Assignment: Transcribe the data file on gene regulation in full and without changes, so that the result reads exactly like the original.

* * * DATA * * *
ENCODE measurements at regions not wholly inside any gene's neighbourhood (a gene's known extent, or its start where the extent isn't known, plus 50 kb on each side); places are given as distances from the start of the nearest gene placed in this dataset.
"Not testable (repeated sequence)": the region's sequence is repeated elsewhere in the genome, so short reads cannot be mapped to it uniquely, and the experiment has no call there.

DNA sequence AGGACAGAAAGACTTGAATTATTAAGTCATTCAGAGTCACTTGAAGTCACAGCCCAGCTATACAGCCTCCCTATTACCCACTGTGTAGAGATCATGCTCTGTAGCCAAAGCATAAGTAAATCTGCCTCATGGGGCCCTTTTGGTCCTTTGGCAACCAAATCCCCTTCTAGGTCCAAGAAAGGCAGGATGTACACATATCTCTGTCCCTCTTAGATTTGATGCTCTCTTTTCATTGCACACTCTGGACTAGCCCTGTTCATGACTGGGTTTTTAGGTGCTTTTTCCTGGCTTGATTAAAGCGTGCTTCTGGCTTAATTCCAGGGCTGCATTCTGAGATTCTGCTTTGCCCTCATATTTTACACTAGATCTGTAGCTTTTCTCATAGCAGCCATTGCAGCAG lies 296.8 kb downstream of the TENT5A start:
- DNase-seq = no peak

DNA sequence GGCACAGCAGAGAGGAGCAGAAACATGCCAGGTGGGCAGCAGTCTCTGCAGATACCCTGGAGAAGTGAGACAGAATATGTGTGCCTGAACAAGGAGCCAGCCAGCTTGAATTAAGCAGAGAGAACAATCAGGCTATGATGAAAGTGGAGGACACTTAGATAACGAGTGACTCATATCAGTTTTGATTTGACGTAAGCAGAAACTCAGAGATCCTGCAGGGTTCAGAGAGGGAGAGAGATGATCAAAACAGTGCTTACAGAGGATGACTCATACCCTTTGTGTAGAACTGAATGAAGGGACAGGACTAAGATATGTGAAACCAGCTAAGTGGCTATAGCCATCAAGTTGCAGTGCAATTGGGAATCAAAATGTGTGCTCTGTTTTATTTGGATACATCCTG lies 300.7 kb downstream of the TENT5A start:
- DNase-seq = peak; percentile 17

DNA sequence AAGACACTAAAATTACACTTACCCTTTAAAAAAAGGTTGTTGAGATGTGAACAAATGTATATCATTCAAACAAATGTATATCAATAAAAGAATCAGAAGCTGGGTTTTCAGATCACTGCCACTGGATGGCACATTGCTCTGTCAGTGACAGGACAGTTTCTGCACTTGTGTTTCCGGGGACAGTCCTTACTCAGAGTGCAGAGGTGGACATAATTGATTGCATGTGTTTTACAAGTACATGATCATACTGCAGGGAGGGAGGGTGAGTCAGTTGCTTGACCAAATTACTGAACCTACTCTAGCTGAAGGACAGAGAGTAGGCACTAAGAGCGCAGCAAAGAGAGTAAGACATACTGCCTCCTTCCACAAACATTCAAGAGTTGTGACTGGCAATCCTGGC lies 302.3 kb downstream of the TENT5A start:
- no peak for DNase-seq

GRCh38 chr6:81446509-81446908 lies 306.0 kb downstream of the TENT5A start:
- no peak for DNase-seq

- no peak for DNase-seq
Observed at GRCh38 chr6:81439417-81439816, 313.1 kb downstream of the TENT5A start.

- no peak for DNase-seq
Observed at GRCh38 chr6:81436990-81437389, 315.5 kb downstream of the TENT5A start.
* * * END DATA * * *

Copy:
ENCODE measurements at regions not wholly inside any gene's neighbourhood (a gene's known extent, or its start where the extent isn't known, plus 50 kb on each side); places are given as distances from the start of the nearest gene placed in this dataset.
"Not testable (repeated sequence)": the region's sequence is repeated elsewhere in the genome, so short reads cannot be mapped to it uniquely, and the experiment has no call there.

DNA sequence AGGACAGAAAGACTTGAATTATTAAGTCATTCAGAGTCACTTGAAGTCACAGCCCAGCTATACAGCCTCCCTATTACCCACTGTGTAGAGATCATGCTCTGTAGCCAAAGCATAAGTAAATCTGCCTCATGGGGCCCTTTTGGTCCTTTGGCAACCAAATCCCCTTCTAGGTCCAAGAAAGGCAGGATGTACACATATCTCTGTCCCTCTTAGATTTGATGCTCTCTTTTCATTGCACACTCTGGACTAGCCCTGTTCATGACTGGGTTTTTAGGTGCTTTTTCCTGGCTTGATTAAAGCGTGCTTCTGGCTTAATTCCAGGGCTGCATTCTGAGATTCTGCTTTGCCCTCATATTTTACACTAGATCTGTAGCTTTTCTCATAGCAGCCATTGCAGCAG lies 296.8 kb downstream of the TENT5A start:
- DNase-seq = no peak

DNA sequence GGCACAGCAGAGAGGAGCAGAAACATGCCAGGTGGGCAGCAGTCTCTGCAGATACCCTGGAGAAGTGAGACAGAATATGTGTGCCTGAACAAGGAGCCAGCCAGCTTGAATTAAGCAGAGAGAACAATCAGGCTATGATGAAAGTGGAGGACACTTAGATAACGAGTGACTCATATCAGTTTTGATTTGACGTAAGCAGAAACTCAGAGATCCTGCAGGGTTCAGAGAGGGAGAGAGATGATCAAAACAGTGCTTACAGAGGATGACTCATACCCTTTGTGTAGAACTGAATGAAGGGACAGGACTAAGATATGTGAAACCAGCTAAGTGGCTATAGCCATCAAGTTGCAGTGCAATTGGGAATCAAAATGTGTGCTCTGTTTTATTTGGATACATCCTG lies 300.7 kb downstream of the TENT5A start:
- DNase-seq = peak; percentile 17

DNA sequence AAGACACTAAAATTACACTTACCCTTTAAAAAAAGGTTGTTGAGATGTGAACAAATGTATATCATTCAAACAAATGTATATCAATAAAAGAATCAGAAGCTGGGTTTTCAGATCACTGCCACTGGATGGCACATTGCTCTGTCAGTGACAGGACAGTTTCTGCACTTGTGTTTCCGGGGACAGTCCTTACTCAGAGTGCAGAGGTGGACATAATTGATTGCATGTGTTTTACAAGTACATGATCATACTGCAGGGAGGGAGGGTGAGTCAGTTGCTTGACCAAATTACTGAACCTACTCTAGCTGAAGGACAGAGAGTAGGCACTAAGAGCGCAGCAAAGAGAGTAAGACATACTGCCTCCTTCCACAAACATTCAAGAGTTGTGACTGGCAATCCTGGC lies 302.3 kb downstream of the TENT5A start:
- no peak for DNase-seq

GRCh38 chr6:81446509-81446908 lies 306.0 kb downstream of the TENT5A start:
- no peak for DNase-seq

- no peak for DNase-seq
Observed at GRCh38 chr6:81439417-81439816, 313.1 kb downstream of the TENT5A start.

- no peak for DNase-seq
Observed at GRCh38 chr6:81436990-81437389, 315.5 kb downstream of the TENT5A start.